Dedicated service, for the greater good

08 August 2018 | Community
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A health screening at Taman Jurong by NUS medical students

Singapore’s flagship university traces its beginnings to 1905 when Straits-born Chinese Mr Tan Jiak Kim and a determined group of businessmen raised funds and petitioned for the establishment of a medical school to serve the local community. The Straits Settlements and Federated Malay States Government Medical School soon opened with 23 local students who went on to give back to those in need in many ways, including serving alongside faculty members in the Medical Auxiliary Services to provide medical care for the community during the Japanese Occupation.

That humble medical school has since evolved to become the globally recognised NUS we know today. However, throughout the years, the University has stayed true to its founding spirit of altruism and continued its long tradition of service to community and country.

An example is the NUS Students’ Union Receiving and Giving (RAG) event, a proud yearly tradition that aims to inculcate a spirit of giving and volunteerism among NUS students, and a signature event in the University’s calendar. The first RAG procession took place in 1957 as part of Welfare Week, when ten floats were driven though the city to thank the public for their contributions. Today, students across campus wake up at the crack of dawn on Flag Day and venture across the island to collect donations from the public. As a show of appreciation, the students put up dazzling dance performances coupled with intricate mobile floats and props lovingly made from recycled materials on Rag Day. To date, the iconic Rag and Flag has raised more than $7 million for local beneficiaries. This year, Rag Day will take place on 11 August at NUS University Town to thank the public for their generous support during the recent Flag Day held on 6 August.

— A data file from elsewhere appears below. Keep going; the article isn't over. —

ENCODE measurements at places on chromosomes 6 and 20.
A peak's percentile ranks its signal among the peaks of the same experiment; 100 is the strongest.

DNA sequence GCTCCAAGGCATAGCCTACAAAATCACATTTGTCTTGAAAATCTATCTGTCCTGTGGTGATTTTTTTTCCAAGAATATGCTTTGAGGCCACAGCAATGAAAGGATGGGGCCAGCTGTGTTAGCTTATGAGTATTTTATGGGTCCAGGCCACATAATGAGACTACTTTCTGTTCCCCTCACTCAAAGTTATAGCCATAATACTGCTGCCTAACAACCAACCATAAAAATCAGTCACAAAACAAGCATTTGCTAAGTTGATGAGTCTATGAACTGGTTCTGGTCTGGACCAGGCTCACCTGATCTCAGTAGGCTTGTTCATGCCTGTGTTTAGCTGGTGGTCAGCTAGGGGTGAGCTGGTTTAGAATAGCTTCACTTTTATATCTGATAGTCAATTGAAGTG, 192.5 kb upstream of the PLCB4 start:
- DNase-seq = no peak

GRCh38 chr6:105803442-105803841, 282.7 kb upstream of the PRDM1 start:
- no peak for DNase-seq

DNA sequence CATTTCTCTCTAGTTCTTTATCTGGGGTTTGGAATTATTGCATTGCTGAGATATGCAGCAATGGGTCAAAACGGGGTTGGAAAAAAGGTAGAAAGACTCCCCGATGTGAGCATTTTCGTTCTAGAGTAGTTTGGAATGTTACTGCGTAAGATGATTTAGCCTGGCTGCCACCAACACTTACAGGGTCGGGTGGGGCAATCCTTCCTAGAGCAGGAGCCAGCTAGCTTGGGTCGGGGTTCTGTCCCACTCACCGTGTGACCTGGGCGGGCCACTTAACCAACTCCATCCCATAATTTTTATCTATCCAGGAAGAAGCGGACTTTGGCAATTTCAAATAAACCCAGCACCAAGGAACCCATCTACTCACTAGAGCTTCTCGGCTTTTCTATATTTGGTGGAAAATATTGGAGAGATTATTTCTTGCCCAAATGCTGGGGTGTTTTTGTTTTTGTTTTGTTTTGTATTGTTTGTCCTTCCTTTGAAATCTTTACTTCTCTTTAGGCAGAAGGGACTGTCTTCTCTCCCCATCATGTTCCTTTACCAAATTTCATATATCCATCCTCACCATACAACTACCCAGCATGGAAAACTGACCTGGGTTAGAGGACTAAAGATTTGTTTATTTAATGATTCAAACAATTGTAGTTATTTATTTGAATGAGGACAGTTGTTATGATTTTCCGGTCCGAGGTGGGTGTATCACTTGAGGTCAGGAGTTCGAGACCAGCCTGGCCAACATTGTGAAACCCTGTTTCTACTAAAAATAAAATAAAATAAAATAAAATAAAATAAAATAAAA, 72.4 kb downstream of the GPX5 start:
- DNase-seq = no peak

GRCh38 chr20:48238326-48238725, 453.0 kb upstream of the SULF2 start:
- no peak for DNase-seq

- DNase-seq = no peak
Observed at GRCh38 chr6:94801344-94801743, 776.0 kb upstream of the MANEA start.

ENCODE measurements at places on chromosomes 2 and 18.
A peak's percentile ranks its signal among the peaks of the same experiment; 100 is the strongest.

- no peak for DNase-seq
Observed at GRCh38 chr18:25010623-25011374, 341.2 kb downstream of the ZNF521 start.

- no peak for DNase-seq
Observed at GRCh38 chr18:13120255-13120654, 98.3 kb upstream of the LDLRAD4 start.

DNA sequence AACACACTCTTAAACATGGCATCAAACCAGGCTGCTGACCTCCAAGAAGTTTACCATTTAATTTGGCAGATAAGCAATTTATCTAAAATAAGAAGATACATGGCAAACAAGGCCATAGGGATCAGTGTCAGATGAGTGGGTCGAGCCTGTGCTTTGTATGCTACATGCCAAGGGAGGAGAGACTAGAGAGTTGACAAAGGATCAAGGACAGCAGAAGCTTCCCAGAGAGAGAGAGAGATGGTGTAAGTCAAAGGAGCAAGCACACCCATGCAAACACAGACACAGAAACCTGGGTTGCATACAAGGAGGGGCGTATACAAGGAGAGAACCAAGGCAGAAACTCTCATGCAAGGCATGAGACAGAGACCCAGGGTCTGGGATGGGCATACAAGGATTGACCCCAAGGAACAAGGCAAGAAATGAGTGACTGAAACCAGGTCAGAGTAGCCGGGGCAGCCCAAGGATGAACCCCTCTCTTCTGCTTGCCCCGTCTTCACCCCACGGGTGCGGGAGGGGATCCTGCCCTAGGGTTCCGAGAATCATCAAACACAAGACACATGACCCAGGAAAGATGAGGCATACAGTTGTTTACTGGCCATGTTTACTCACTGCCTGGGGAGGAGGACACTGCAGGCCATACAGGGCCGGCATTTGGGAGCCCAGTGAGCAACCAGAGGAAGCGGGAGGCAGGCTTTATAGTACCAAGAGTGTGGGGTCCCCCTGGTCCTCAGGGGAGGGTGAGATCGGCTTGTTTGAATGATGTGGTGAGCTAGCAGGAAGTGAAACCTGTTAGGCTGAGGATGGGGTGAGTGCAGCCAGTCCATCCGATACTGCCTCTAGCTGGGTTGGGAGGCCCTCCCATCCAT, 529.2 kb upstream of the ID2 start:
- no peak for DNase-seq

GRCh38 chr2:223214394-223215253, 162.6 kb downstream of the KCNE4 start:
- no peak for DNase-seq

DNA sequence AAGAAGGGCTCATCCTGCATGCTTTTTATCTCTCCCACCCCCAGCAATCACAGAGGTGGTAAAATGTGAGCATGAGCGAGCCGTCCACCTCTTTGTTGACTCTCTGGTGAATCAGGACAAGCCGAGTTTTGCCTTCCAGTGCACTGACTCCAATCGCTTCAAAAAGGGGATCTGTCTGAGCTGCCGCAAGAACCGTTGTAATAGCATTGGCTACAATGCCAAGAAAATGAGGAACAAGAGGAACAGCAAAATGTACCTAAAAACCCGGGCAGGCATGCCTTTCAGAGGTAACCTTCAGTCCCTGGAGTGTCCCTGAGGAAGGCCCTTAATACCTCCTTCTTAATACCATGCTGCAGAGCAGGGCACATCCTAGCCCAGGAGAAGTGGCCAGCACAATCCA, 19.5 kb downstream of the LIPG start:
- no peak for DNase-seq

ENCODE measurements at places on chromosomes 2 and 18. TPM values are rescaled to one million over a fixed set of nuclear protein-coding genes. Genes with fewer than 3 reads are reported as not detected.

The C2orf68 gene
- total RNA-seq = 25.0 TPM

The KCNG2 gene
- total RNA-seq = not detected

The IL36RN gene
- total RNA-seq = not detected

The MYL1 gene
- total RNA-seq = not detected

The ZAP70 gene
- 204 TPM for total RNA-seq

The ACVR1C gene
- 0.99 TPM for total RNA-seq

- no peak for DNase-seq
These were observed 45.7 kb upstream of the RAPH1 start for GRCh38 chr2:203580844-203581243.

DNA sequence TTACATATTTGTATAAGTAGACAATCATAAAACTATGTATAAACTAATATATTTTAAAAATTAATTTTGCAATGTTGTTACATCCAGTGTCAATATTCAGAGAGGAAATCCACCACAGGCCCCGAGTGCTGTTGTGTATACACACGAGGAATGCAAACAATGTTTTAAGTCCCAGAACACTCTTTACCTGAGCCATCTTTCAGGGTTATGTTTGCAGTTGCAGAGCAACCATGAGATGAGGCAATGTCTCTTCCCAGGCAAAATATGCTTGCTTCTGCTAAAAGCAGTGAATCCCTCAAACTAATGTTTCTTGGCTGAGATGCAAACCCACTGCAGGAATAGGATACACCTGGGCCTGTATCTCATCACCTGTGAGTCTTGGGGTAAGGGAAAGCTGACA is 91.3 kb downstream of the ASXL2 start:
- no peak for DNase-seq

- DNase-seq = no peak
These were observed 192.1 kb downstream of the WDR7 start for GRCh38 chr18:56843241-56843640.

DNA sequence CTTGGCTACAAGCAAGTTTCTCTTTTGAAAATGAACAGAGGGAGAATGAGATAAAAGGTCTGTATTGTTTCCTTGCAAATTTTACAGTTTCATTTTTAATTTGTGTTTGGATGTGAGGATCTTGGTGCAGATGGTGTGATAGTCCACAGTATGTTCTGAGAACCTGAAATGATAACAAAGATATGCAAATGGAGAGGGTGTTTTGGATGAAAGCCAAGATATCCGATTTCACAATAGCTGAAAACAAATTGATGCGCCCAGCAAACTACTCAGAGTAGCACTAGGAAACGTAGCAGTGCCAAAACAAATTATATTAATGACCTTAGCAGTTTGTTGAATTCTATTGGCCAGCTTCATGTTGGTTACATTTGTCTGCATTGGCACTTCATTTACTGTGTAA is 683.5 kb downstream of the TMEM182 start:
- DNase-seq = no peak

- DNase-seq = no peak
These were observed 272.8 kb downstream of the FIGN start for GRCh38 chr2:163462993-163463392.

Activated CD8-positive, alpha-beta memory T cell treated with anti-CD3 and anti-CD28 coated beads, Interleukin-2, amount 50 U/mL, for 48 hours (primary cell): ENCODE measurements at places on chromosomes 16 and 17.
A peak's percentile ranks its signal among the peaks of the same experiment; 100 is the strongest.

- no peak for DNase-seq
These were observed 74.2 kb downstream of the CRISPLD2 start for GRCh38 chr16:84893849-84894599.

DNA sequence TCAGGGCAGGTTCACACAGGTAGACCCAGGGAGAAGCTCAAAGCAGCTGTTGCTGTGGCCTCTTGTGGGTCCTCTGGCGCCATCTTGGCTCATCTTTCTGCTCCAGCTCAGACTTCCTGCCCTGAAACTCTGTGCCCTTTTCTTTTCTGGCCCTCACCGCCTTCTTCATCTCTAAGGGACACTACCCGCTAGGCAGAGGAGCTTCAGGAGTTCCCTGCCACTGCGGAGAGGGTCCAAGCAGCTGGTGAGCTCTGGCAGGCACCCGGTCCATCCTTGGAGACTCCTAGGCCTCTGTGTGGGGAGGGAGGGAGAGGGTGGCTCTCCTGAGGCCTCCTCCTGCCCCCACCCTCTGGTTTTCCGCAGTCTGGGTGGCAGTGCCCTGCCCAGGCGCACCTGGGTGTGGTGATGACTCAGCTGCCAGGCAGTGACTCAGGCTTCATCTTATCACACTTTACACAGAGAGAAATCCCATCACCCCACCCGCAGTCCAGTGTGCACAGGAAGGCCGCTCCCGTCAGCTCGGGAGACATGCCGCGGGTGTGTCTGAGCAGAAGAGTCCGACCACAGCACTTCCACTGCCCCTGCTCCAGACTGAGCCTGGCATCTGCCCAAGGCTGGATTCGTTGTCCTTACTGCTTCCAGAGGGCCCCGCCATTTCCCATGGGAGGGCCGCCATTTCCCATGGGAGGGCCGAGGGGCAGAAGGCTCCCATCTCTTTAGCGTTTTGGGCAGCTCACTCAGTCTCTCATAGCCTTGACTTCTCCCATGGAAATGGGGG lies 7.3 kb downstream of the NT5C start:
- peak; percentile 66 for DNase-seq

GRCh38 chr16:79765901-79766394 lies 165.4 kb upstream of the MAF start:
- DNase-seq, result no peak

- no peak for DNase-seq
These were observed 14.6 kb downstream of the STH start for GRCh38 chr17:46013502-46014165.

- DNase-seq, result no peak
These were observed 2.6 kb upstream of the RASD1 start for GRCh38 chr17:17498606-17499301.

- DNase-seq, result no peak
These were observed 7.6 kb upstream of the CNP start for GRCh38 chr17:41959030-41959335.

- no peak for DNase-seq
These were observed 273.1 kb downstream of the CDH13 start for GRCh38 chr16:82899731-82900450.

Building on the legacy of their predecessors, students from the NUS Yong Loo Lin School of Medicine initiated the Neighbourhood Health Service (NHS) in 2008 to provide free health screenings for elderly and lower income residents and reconnect them to the healthcare system. The NHS, run twice annually, has grown substantially over the years to include more than 20 services including mental health assessment and socioeconomic evaluations; door-to-door screening and follow-up calls and visits; as well as an expanded pool of volunteers that includes students from the Alice Lee Centre for Nursing Studies at NUS and NUS Social Work. More than 5,100 residents living in rental housing blocks across Singapore have benefitted from the initiative since its inception, while the students gain valuable experience by applying the skills they have learnt to help the community. Upcoming health screenings will be held from 8 to 9 September at Kampong Glam Community Club and from 6 to 7 October at Leng Kee Community Club.

In 2016, the NUS Alumni Advisory Board launched the inaugural NUS Day of Service. Its most recent edition last year saw as many as 2,000 staff, students and alumni, both in Singapore and overseas, engage in 42 activities to benefit society, such as environmental clean-ups, food distribution and tree planting. The annual event has touched the lives of more than 5,000 beneficiaries so far, with the third Day of Service slated for 1 September. 

These initiatives complement the numerous other schemes and regular events launched by various members of the NUS community in their dedication to improve the lives of those around them and make a difference to Singapore and the world — a dedication that has not wavered in 113 years.